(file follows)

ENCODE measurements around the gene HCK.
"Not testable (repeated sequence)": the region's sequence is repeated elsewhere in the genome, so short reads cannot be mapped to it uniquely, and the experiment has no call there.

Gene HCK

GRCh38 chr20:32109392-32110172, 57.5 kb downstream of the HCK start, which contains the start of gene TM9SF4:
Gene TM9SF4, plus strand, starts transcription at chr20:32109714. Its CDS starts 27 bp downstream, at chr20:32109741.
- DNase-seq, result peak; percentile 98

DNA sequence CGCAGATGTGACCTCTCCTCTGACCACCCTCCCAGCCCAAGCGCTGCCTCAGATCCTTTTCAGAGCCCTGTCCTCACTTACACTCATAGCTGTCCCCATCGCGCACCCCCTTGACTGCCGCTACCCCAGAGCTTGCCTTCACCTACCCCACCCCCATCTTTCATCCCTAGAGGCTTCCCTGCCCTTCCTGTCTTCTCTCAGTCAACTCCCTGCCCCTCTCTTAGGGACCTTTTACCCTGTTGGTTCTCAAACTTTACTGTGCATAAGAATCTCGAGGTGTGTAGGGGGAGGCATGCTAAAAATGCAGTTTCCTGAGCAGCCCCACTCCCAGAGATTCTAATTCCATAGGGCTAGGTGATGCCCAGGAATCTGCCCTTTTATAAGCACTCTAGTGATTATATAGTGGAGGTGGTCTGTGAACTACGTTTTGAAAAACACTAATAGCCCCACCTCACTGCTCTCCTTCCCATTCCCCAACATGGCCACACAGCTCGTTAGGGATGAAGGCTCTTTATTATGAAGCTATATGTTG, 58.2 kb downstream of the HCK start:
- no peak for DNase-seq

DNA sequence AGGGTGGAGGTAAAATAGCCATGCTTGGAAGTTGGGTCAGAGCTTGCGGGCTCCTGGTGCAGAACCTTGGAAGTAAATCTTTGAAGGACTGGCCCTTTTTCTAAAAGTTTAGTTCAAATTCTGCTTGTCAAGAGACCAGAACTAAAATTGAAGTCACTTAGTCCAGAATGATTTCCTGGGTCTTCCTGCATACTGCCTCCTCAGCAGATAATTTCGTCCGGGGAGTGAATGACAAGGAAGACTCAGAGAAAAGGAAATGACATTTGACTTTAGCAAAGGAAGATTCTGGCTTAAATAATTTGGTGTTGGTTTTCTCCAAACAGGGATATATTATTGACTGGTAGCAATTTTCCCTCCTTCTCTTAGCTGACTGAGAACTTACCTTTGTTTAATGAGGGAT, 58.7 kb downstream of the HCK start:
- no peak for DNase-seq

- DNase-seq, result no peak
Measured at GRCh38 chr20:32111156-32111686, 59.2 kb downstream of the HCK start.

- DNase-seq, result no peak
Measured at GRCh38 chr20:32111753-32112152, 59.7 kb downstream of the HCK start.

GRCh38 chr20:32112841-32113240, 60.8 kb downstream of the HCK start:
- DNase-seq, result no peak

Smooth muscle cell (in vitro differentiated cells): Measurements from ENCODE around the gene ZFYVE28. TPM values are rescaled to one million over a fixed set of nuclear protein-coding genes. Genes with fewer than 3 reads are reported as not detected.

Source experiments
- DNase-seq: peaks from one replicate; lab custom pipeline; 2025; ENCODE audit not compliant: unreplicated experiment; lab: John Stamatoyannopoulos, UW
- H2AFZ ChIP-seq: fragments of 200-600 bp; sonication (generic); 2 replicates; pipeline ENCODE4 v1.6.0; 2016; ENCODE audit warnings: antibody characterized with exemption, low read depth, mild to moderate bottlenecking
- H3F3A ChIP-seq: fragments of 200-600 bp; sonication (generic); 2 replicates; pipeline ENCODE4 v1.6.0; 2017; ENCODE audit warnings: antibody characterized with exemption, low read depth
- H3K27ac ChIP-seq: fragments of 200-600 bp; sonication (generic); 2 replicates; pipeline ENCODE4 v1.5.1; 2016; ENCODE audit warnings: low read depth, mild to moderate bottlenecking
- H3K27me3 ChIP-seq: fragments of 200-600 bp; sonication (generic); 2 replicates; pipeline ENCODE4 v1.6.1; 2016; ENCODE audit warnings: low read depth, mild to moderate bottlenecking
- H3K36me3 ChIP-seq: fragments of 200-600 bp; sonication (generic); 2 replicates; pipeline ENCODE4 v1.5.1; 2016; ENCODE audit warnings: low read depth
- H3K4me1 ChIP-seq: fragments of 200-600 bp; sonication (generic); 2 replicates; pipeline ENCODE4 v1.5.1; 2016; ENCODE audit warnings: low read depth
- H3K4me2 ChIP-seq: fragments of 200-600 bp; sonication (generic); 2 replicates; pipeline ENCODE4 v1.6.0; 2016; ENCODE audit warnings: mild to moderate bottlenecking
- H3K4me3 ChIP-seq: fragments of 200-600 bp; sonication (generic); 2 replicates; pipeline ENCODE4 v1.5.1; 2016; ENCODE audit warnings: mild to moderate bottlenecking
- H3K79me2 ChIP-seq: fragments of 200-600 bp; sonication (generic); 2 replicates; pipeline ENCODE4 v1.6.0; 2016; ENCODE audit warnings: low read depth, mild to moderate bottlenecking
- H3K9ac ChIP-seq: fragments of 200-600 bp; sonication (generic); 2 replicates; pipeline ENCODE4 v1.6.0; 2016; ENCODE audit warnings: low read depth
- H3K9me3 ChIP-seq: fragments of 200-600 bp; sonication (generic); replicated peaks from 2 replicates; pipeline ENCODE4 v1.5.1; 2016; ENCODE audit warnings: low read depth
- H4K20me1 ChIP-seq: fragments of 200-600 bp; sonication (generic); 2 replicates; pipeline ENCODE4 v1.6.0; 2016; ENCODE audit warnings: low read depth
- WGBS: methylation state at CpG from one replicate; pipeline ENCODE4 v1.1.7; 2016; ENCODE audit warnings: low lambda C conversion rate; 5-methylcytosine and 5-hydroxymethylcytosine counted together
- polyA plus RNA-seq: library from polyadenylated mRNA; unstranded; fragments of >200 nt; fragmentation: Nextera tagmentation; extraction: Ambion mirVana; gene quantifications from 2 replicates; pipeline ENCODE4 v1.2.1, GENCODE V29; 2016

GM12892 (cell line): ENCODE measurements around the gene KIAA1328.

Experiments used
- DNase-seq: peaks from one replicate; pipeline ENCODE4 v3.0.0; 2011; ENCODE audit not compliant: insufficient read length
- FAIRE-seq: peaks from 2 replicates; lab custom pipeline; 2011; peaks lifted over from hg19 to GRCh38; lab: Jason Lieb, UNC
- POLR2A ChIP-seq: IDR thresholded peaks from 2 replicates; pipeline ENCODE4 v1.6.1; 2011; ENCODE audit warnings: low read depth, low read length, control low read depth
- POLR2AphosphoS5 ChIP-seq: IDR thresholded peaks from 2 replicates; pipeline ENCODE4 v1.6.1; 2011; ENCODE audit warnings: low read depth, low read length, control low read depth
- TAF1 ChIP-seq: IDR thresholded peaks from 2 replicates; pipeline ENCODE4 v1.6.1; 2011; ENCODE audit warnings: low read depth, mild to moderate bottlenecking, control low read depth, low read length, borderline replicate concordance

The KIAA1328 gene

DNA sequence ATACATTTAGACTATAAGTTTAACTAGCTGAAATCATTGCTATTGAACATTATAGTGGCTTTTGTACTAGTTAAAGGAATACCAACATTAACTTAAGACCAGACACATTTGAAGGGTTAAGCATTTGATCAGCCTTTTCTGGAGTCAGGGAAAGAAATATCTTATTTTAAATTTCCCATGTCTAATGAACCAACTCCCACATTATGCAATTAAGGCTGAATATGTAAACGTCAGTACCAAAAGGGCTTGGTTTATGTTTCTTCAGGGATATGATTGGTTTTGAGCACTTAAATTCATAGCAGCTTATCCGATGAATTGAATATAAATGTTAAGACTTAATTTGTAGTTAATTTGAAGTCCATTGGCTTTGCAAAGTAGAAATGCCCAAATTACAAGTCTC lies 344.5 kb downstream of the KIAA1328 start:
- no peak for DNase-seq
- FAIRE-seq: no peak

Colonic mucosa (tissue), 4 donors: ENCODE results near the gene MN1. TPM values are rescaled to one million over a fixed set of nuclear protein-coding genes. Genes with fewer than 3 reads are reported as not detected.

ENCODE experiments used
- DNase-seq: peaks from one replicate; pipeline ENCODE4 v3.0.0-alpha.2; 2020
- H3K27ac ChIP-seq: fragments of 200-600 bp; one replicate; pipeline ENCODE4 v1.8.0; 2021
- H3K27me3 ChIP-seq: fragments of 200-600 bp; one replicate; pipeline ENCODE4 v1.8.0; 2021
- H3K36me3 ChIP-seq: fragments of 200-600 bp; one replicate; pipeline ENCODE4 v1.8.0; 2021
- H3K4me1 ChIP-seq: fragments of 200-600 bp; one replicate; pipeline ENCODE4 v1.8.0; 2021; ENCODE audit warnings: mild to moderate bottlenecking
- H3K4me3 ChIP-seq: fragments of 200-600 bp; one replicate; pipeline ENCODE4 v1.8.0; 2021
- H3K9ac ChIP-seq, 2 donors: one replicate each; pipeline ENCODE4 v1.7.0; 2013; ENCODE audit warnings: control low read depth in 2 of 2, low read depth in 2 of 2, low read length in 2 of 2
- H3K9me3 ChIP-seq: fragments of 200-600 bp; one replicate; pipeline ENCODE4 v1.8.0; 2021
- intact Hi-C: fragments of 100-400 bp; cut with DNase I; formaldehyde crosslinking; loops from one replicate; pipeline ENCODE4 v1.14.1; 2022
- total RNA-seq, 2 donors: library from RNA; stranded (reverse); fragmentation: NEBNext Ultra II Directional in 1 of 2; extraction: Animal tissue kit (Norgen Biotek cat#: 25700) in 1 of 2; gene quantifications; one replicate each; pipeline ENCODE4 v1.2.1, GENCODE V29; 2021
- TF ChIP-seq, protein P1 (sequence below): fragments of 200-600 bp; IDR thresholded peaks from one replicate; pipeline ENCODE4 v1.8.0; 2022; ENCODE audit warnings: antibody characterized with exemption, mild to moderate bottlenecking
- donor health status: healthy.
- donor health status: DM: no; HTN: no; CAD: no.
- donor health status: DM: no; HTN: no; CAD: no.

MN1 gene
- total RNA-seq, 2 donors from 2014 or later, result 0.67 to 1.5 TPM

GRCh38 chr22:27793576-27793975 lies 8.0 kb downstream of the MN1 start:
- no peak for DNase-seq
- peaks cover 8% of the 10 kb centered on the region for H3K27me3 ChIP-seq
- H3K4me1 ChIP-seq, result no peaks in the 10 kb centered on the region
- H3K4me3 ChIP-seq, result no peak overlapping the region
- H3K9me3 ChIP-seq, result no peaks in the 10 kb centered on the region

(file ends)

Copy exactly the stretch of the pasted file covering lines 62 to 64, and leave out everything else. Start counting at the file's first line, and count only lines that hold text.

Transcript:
- total RNA-seq, 2 donors from 2014 or later, result 0.67 to 1.5 TPM

GRCh38 chr22:27793576-27793975 lies 8.0 kb downstream of the MN1 start:
- no peak for DNase-seq